FEAST OF ST. CATHERINE OF ALEXANDRIA
Żejtun’s festivities culminate on the third Sunday of June, when the feast of St. Catherine, the Virgin Martyr of Alexandria and Patroness of the parish is held, with all the pomp and splendor that go with traditional Maltese parish feasts.
In 1436, at the time of Bishop Senatore de Mello, Żejtun was already under the patronage of St. Catherine. We know that in the old parish church, now commonly called for Gregory’s, they had a statue of St. Catherine - the whereabouts of which are now unknown - which they used to decorate with silver ornaments.
They used to adorn the church by strewing green leaves and twigs on the cold globigerina limestone of which the pavement slabs were made. They also used to fire petards, though admittedly in a very limited way. Gradually, this annual feast of St. Catherine continued to increase in extent and splendour by the passing of years.
The week-long festivities are attended by numerous devotees. On the second Sunday of June the statue of St. Catherine is taken out of the niche to the accompaniment of band marches, which continue throughout the whole week. Every nook and corner of Żejtun speaks a language of gaiety and liveliness; the squares and streets are awhirl with an array of colourful flags. Multi-coloured and vibrant rockets light up the dark and normally serene skies of Malta in mid-June. The climax of the festivities is reached when, after a week-long religious functions in the church, the statue of St. Catherine is carried shoulder-high in a procession through the main streets of Żejtun.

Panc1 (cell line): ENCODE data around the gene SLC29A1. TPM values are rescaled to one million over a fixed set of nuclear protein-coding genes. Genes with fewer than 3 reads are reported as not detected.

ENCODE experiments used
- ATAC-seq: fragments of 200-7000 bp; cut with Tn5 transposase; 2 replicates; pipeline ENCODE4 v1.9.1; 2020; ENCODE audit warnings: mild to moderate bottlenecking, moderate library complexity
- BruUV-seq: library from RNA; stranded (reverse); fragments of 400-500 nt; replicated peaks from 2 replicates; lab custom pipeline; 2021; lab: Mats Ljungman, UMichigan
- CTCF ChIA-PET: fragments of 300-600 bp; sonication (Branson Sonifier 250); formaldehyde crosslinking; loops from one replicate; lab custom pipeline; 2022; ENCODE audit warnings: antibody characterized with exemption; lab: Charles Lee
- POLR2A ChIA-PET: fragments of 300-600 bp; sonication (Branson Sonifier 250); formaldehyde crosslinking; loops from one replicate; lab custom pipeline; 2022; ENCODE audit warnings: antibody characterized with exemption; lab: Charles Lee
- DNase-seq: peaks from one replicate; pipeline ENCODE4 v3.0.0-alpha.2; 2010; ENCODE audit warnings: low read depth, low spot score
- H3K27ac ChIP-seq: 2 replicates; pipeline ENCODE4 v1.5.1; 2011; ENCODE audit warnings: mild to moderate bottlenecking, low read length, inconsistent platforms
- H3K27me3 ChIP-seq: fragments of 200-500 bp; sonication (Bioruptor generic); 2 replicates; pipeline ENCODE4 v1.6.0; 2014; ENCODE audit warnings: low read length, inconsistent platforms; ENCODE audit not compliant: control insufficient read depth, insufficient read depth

The two band clubs of the parish play a great part in adding to the splendour of these festivities, which come to an end on the stroke of midnight, between the third Sunday of June and the following Monday... when the traditional outing of Malta’s fine beaches is organised by both band clubs.
In the evening, after the traditional commemorative service in the church the procession wends its way for five hours through Żejtun’s meandering streets. It takes about ninety minutes to watch the entire display, as it is one of the longest and most popular in the island of Malta, where no less than thirteen towns organise similar processions.
The procession contains eleven statuary groups carried on mahogany platforms inlaid with artistic designs. The statues depict episodes of Our Lord’s Passion, culminating in the Crucifixion on Golgotha. Interspersed among the statues one sees the two town bands, an impressive number of finely attired Roman soldiers together with their emblems, Biblical figures associated with the Passion and artistically embroidered banners, the work of local craftsmen.
The parish’s clergy accompany "Jesus Taken Down from the Cross", which maybe, could better be called a "Lying in State". Our Lady of Sorrows concludes the procession, but the glorious feast of the resurrection of Christ is held the following Sunday.
EASTER WEDNESDAY VOTIVE PROCESSION (SAINT GREGORY)
On the 12th March (St. Gregory’s day) , a national pilgrimage used to be held from far away Mdina. Up to 1930 this was one of the great occasions of the Maltese religious and cultural calendar.
All parishes represented by their numerous clergy and members of their confraternities marched behind their standards, all the eighteen kilometers from the Mdina Cathedral in the north to the old Żejtun parish (dedicated to Saint Catherine of Alexandria) in the south. They were accompanied by the Bishop and the Canons of the Cathedral.
The Cathedral Chapter in Mdina still holds title in the old Żejtun Parish and collects all its income. Also the triptych of the main altar of the old gothic cathedral in Mdina, included St. Catherine on one of the wings. The actual reason for the pilgrimage itself is shrouded in mystery.
It was an annual occasion recorded in 1400 and was originally held on March 12, St. Gregory’s day, but was transferred to the first Wednesday after Easter as from 1781. As a result the old church itself has become known as St. Gregory.
The old parish church, apart from devotion and pilgrimage appeal still attracts visitors who admire its medieval structure and architectural features in Malta stone.